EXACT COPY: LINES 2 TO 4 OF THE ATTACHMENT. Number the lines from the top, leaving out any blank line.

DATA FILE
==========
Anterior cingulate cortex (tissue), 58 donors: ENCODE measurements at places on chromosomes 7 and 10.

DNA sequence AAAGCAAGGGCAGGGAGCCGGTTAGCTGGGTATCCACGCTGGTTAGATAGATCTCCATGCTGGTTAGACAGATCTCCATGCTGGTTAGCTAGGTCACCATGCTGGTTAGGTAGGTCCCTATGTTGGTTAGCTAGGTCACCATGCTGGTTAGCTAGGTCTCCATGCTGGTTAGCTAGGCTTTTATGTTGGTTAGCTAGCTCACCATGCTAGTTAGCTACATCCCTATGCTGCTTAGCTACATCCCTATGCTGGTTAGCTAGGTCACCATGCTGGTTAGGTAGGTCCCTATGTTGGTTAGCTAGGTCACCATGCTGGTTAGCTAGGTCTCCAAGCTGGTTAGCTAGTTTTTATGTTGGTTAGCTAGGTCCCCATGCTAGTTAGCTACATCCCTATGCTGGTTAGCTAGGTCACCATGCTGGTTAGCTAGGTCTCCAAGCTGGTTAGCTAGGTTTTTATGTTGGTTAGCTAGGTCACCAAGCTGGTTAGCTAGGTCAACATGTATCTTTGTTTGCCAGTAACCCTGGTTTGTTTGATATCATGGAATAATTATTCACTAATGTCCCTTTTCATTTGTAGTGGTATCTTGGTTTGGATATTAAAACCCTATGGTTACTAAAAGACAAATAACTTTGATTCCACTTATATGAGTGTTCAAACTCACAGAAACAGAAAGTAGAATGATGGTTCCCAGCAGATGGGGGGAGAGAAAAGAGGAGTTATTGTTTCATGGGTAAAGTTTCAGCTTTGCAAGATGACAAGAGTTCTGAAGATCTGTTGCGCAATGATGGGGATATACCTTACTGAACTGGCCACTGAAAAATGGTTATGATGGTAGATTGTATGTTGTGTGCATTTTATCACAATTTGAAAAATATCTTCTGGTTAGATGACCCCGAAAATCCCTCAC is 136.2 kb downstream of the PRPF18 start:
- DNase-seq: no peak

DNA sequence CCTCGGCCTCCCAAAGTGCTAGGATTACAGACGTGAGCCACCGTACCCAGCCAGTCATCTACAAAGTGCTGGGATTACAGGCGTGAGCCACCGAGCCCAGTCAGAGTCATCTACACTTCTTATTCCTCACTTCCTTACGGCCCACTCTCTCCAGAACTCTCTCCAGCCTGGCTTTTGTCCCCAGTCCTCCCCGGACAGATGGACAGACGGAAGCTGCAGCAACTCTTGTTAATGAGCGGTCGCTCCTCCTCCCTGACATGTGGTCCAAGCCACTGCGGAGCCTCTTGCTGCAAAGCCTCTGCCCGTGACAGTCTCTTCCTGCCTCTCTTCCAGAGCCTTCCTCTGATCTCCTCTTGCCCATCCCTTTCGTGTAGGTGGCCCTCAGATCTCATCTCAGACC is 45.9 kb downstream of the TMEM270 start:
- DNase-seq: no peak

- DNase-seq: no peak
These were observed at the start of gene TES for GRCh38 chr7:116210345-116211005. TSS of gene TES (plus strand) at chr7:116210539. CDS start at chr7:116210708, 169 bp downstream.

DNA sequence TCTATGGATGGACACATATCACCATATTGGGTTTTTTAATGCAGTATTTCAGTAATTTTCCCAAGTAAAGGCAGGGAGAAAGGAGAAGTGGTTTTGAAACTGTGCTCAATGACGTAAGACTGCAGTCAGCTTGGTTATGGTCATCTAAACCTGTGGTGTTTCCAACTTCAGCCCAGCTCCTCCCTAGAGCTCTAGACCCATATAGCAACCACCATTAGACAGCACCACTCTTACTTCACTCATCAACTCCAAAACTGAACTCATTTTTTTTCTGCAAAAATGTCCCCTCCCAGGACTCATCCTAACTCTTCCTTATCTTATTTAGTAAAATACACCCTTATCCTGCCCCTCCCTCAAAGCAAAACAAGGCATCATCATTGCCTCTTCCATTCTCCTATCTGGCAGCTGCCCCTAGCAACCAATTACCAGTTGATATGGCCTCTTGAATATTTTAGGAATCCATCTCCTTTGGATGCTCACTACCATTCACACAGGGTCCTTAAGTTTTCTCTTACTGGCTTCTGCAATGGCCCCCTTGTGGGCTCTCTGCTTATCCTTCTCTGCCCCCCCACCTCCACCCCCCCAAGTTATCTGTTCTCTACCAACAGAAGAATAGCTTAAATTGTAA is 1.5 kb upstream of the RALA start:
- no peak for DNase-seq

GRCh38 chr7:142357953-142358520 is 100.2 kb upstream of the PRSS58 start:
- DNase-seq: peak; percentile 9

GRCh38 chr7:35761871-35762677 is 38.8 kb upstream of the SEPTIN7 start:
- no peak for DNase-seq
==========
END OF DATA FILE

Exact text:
DNA sequence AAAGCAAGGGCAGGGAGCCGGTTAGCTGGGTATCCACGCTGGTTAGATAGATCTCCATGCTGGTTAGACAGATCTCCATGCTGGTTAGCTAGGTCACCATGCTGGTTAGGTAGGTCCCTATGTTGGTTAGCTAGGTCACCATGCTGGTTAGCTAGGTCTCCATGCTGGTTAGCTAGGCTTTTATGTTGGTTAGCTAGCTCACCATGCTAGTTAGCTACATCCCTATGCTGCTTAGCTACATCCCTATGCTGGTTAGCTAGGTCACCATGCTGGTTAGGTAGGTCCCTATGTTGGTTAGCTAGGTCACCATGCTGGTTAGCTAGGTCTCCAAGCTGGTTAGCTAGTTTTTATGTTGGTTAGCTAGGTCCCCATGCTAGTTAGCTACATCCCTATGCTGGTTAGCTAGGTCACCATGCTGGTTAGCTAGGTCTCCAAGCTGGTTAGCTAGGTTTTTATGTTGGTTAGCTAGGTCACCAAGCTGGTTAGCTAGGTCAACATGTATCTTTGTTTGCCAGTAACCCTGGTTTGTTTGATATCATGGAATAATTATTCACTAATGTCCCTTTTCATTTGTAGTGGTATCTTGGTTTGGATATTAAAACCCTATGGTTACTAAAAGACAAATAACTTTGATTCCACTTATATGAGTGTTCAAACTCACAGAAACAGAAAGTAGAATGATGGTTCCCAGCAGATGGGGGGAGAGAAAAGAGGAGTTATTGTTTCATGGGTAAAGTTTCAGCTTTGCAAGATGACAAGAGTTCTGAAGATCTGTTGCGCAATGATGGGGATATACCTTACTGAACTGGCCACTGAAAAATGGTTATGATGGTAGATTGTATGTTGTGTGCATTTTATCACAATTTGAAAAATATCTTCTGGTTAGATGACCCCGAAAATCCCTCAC is 136.2 kb downstream of the PRPF18 start:
- DNase-seq: no peak

DNA sequence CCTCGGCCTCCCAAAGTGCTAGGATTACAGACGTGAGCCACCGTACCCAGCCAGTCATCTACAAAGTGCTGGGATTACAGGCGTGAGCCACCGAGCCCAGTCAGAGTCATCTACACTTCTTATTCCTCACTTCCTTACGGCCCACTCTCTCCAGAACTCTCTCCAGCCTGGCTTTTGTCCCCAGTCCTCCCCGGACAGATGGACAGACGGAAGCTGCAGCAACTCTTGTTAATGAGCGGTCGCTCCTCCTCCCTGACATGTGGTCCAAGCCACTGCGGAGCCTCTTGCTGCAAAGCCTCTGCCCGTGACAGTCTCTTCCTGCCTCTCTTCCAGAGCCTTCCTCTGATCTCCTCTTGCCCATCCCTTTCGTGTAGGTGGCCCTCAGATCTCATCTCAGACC is 45.9 kb downstream of the TMEM270 start: